The bottom line is, there are anglers who prefer an ice spinning reel for live bait because it will overcome the tendency to corkscrew, but inline reels are preferred for “jigging,” which is arguably the more popular ice fishing method. Occasional anglers who fish ice sometimes and “warm water” at others would likely be fine with an ice fishing spinning reel. Those who go ice fishing regularly and want dedicated tackle would probably prefer an inline reel.

Did You Know?
You can cut an ice hole to whatever size you like, but 8 inches is popular. It doesn’t require a massive auger, and it’s plenty big enough for most fish you’ll catch.



Some inexpensive ice fishing reels may be aluminum, which doesn’t rust but can get unpleasantly cold. One solution is to use graphite (also called carbon fiber) or another composite (typically a fiberglass blend). These are strong, don’t freeze up so easily, and tend to be lighter than aluminum models. Notably, it’s common to find aluminum spools and carbon bodies.


How smoothly the reel runs is largely affected by the number of bearings in the mechanism. We suggest a minimum of four, but as a general rule, the more, the better.


Drag is like a clutch that adjusts the resistance of the line pull when you’re playing a fish. The more adjustability you have in the drag setting, the more versatile your reel. You can set low drag for small fish and increase it for larger prey.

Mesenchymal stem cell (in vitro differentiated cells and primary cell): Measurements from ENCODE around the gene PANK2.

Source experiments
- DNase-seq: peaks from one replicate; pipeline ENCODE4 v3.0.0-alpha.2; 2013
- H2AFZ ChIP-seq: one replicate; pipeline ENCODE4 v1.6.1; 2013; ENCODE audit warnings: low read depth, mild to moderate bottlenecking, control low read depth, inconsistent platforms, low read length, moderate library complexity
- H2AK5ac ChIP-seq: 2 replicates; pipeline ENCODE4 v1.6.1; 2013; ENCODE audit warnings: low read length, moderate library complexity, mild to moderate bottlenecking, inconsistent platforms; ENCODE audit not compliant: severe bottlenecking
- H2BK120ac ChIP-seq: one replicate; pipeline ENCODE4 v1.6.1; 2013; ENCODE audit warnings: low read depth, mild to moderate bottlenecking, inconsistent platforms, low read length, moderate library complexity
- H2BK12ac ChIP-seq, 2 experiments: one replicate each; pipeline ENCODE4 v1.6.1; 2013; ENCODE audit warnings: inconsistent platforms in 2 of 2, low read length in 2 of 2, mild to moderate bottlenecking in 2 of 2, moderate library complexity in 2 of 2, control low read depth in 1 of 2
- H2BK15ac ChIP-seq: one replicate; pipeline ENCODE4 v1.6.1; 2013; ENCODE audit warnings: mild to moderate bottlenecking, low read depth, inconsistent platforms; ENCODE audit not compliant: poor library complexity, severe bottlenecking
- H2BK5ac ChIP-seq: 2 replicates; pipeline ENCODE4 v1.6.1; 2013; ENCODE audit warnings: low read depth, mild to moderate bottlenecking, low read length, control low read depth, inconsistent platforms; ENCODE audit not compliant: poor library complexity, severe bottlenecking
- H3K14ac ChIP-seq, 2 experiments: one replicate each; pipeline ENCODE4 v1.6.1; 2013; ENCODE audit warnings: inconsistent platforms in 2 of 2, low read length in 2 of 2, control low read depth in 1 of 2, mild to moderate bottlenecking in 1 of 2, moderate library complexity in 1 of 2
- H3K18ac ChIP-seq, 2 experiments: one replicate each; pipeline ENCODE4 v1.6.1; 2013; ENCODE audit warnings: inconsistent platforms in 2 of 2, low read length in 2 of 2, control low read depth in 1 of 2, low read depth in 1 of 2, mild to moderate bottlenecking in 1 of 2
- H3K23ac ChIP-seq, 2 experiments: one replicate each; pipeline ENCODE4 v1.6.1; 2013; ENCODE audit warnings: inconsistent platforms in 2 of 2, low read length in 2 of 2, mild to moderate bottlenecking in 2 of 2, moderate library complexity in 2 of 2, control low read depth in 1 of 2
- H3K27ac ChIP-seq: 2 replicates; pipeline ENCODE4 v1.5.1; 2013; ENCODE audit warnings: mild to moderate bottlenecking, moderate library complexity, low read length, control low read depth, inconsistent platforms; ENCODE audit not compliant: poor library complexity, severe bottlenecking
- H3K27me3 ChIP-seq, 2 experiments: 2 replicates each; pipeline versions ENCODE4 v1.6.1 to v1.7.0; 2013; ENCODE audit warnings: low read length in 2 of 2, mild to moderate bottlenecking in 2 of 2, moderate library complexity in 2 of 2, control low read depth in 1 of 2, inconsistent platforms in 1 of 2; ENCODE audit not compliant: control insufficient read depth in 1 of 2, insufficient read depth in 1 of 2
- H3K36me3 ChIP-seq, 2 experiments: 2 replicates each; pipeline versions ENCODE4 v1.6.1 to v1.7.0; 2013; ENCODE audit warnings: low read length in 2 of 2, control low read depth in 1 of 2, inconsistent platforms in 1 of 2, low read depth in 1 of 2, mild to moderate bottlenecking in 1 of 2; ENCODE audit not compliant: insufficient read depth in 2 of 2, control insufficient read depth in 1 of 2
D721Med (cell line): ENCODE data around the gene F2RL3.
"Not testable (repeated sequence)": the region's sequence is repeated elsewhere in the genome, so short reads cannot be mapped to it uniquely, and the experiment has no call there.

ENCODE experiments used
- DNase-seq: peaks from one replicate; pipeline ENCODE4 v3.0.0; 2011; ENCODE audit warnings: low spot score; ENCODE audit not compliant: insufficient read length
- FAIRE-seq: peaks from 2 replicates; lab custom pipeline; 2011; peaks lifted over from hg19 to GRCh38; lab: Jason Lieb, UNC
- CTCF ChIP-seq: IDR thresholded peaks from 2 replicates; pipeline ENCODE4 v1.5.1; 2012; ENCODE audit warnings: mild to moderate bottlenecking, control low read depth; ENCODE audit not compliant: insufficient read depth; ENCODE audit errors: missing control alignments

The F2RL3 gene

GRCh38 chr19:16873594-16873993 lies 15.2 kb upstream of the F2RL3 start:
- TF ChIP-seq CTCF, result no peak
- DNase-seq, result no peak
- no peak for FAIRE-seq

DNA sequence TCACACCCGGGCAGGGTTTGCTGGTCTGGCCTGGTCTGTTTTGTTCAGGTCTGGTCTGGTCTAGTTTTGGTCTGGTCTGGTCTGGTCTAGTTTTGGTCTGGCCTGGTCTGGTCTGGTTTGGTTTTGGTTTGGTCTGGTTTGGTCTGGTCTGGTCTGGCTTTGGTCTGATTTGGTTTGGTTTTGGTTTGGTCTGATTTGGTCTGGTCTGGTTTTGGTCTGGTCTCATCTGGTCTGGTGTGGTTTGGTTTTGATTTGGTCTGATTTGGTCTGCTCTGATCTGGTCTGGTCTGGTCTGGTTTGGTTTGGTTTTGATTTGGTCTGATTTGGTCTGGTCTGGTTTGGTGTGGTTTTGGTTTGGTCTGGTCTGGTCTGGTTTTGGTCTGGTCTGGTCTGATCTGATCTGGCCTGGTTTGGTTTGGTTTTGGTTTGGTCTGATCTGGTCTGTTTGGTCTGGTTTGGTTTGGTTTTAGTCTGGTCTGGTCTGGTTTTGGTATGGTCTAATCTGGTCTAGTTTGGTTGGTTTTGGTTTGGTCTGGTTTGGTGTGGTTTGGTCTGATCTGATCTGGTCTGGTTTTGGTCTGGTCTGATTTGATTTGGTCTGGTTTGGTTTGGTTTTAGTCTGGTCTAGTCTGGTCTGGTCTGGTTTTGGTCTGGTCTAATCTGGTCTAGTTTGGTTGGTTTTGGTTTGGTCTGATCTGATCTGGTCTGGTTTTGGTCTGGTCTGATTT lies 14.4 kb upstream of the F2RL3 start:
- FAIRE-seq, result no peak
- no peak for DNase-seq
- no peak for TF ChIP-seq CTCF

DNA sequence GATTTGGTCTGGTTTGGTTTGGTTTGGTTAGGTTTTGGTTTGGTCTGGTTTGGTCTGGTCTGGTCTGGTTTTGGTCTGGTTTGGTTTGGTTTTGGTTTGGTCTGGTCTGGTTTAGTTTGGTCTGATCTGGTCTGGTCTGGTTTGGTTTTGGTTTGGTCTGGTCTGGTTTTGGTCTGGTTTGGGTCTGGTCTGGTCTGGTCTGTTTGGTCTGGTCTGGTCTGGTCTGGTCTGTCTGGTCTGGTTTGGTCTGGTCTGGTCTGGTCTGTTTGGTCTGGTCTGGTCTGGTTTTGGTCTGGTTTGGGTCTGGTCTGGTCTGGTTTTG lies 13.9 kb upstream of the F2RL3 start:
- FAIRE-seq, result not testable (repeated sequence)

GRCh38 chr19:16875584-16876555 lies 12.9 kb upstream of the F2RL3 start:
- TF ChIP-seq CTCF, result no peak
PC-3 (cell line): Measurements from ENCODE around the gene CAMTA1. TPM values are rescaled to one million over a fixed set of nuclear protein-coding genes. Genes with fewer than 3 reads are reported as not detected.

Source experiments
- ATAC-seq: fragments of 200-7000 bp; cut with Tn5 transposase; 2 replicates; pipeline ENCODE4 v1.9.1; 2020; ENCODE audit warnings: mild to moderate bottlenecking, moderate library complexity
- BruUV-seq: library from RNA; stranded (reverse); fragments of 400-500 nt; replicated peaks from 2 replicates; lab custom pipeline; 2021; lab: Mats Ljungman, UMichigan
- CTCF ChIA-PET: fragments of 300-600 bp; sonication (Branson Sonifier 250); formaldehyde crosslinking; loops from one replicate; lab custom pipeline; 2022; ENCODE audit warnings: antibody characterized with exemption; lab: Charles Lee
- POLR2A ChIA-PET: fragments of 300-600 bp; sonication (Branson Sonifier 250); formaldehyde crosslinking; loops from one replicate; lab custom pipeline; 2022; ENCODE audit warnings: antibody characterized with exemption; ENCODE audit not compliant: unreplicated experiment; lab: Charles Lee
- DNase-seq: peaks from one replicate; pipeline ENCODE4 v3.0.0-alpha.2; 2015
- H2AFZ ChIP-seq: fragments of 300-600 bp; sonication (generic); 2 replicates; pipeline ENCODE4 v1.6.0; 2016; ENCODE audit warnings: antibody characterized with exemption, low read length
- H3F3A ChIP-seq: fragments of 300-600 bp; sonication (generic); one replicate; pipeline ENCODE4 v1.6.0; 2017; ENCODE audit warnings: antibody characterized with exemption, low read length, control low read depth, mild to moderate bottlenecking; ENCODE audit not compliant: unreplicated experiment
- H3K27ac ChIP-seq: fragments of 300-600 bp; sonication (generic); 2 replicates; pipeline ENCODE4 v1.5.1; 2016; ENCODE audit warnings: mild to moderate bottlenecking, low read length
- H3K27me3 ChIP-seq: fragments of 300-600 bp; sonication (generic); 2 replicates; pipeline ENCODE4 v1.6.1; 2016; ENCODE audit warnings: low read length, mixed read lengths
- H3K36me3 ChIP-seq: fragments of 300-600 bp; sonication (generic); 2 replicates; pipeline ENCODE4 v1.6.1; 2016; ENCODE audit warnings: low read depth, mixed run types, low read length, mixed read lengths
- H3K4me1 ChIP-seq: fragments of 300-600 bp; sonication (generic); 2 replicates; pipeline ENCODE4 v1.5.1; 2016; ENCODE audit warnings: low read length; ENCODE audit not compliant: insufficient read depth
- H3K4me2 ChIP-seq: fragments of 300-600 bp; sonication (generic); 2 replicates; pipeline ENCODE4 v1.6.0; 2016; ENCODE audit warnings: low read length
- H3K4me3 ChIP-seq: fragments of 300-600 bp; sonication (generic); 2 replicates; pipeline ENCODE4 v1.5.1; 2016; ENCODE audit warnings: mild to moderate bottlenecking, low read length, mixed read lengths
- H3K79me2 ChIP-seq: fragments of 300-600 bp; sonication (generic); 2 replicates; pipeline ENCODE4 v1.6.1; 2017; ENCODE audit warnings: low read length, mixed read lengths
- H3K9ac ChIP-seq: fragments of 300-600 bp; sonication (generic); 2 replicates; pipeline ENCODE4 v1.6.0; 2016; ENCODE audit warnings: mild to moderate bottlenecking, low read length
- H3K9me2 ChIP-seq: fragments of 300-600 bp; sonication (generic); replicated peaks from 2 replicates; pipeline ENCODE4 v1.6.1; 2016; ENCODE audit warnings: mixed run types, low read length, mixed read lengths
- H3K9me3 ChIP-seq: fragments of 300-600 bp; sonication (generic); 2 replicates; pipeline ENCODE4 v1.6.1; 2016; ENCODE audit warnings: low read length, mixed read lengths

Gear ratio

It can be tedious to retrieve bait, especially if you’re fishing very deep. The gear ratio tells you how much line you’ll reel in with each turn of the handle. Older-style inline reels have 1:1 ratios that result in quite a slow retrieval. Modern versions can be 3:1 or better. That can give you more than 15 inches per turn, depending on spool size.

Line capacity

You’ll want to check the line capacity, which will vary depending on the weight of the line you use. (Heavier line is thicker, so you get less on the spool.) If you’re only fishing shallow waters, it won’t make a lot of difference, but it can impact you if you fish for big prey at depth.


Anti-reverse prevents the reel from winding backwards and thus reduces tangles. Automatic or instant versions can engage the drag if you’ve got a bite, helping set the hook if you’ve been distracted.


If you’re left-handed, check whether the ice fishing reel is ambidextrous. Many are, but it’s not guaranteed.

If you’re not sure what part of a lake to fish, check local knowledge at a bait store (and ask what the fish are biting). Alternatively, just go where the other anglers are. Most are friendly if you respect a reasonable space.



To get started ice fishing, you need a few more pieces of gear.

Ice augerAn auger is a vital piece of ice fishing equipment. While powered augers exist, a manual auger is lighter and less likely to spook the fish.

Ice fishing shelters: Protect yourself from the elements while you're out on the ice.

Ice fishing reel prices